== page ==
It took more than a century to establish the carcinogenicity of tar and tar-based products with Kennaway [3] and later Cook experimenting extensively with synthetic hydrocarbons after World War I. Cook et al. then isolated a highly carcinogenic crystalline compound from the distillate of two tons of pitch and showed this to be 3, 4 benzpyrene (benzo (a) pyrene). [4] The case for mineral oil and derivatives as carcinogens became stronger when, apart from "Chimney sweeps cancer", other professionals such as mule spinners, shale oil workers, and engineering workers were found to be at risk for epidermoid carcinoma of the scrotum and came under the purview of various industrial compensation acts. [2] Apart from petrochemical compounds, various other non-occupational factors have been noted such as poor hygiene, PUVA (Psoralen with Ultraviolet therapy used to treat psoriasis) [5] , Human papilloma virus type 18, [6] and radiotherapy. Other associations such as chronic lymphedema [7] and chronic inflammation [8] remain to be established.

SCC is only one of the pathological types of neoplasms affecting the scrotum; the others being basal cell carcinoma, melanoma, sarcoma, Paget's disease, adnexal skin tumors, and metastatic tumors. The demographic has changed gradually from the 2 nd or 3 rd decade in Pott's time to the 5 th to 7 th decades now. Presentation is usually as a painless solitary wart or nodule. A delay in presentation due to ignorance or embarrassment has been noted worldwide with most patients seeking help only after the lesion is advanced, ulcerated, or associated with nodal metastases. McDonald [9] and Ray and Whitmore [10] have found that the lag period between patient awareness of the lesion and presentation was 3.3 years and 26 months, respectively. The tumor rarely involves the scrotal contents or penis, and distant metastasis is unusual. [10] The pubic bone may be involved by direct extension. Spread is to the inguinal nodes, which may be unilateral, bilateral, or crossed, iliac nodes, the para-aortic nodes, and may also reach the lungs. [11]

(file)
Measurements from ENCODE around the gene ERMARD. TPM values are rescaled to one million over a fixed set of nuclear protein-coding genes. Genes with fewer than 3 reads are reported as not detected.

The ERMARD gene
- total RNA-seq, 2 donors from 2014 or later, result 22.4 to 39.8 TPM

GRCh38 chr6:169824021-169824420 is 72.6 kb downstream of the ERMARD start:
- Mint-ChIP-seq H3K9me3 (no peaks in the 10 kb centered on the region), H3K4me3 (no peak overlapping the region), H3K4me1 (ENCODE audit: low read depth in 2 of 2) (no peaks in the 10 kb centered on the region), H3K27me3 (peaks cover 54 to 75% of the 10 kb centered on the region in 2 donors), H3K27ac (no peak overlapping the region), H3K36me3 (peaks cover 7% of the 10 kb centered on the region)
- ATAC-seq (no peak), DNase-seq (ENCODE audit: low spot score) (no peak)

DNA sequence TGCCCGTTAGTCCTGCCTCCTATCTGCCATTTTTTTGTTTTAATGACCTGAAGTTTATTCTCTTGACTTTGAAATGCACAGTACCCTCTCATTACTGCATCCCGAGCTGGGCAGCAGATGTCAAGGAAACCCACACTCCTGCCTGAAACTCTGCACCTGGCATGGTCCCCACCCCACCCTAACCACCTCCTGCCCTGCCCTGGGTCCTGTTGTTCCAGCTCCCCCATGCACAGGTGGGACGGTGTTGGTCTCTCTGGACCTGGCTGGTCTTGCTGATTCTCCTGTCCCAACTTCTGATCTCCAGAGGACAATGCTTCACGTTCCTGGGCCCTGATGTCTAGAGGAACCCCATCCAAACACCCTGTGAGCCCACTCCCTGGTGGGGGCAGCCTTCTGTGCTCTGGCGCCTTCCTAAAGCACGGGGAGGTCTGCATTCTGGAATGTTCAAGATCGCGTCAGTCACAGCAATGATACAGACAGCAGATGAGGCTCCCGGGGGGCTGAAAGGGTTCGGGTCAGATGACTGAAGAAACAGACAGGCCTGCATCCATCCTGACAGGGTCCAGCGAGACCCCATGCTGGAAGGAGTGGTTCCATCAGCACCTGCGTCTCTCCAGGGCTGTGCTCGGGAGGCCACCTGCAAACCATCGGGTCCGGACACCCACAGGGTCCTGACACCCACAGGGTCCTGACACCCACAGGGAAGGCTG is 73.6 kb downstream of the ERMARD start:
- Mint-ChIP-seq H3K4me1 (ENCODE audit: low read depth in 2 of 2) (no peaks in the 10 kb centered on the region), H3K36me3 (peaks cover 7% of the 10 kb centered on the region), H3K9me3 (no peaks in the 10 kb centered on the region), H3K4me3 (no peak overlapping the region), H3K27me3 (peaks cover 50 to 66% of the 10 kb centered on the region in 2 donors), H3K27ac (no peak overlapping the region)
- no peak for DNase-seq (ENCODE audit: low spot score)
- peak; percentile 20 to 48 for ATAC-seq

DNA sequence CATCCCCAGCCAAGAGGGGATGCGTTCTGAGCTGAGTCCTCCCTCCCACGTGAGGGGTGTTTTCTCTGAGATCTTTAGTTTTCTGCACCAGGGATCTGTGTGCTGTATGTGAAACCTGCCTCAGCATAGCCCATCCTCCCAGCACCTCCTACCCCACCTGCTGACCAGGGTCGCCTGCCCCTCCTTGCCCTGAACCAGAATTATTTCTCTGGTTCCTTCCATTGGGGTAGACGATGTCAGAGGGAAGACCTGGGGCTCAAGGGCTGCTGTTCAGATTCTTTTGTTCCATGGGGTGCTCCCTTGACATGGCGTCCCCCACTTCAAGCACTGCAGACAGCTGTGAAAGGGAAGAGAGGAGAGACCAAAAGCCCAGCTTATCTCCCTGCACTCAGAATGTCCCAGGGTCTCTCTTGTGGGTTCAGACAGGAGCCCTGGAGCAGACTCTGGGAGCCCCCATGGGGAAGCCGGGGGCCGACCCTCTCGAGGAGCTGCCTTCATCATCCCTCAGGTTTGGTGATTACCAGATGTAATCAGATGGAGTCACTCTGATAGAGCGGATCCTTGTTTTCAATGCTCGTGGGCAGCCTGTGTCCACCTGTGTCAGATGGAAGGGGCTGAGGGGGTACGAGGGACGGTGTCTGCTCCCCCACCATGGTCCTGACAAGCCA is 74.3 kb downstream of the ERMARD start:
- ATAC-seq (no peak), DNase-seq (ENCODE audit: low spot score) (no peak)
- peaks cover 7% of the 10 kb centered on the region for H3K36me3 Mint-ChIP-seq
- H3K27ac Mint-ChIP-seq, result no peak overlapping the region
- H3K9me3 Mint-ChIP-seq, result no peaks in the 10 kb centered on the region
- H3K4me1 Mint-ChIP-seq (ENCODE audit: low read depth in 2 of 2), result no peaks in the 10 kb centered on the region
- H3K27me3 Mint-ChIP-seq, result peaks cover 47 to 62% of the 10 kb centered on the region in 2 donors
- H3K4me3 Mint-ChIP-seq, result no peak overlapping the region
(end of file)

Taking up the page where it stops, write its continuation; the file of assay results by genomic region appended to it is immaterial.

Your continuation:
Diagnosis is conclusively established by biopsy. The patient may also require fine-needle aspiration cytology in the event of palpable inguinal lymphadenopathy. As demonstrated by Johnson, the overall survival in those with SCC as opposed to any other histological type is poor. [12] It is dependent on locoregional and distant spread, with a 5-year survival rate of 25% in those with inguinal lymphadenopathy and almost zero survival in iliac nodal metastases. Also, a high incidence of other primary tumors has been noted in scrotal carcinoma patients. [10] Appropriate investigations to exclude any other internal malignancy and distant metastasis include abdominopelvic ultrasonography and CECT of the abdomen and chest. Magnetic resonance imaging (MRI) is also of late being considered a useful tool in the differential diagnosis of scrotal conditions. [13]

Surgical excision with at least a 2-3 cm wide margin has been established as the standard of care. Resection of scrotal contents en-bloc is necessary in the event of involvement by the primary, [10] as was the case with our patient. Options for resurfacing of the exposed scrotal contents include primary closure, local thigh flaps, myocutaneous gracilis or adductor minimus myocutaneous flaps, heterologous fascia grafts, ipsilateral orchidectomy, placement of the testis in a subcutaneous pouch in the anteromedial thigh, or even contralateral testicular transposition. [14] The option selected should depend on the individual being treated and the proficiency of the surgeon.

As regards management of the clinically negative or positive groin, the picture remains unclear and has been encapsulated well by Azike in his 2009 review. [14] The controversy has echoes of the debate that still rages on for penile carcinoma. However, due to the extremely low incidence of the disease, it will be difficult to conduct randomized trials to establish the superiority of any one protocol over the other. For the same reason, it will be difficult to agree on chemoradiation schedules when their very use is anecdotal. Both adjuvant and neo-adjuvant regimes have been used, such as the four courses of methotrexate, bleomycin, and cisplatin with radiotherapy used by Aria et al. after resection and thought to increase disease-free survival. [15] The patient should be followed up indefinitely.

There is no doubt that the betterment of safeguards in petrochemical and associated industries with higher standards of sanitation and hygiene has diminished the cases of scrotal SCC due to occupational exposure. This patient will remain at best an anomaly in the 21 st century where only about 10 cases per year [16] and recently 2-3 per year [17] have been recorded (United States data). Patient education as well as vigilance on the part of the physician will go a long way in the early detection of such potentially lethal work-related conditions.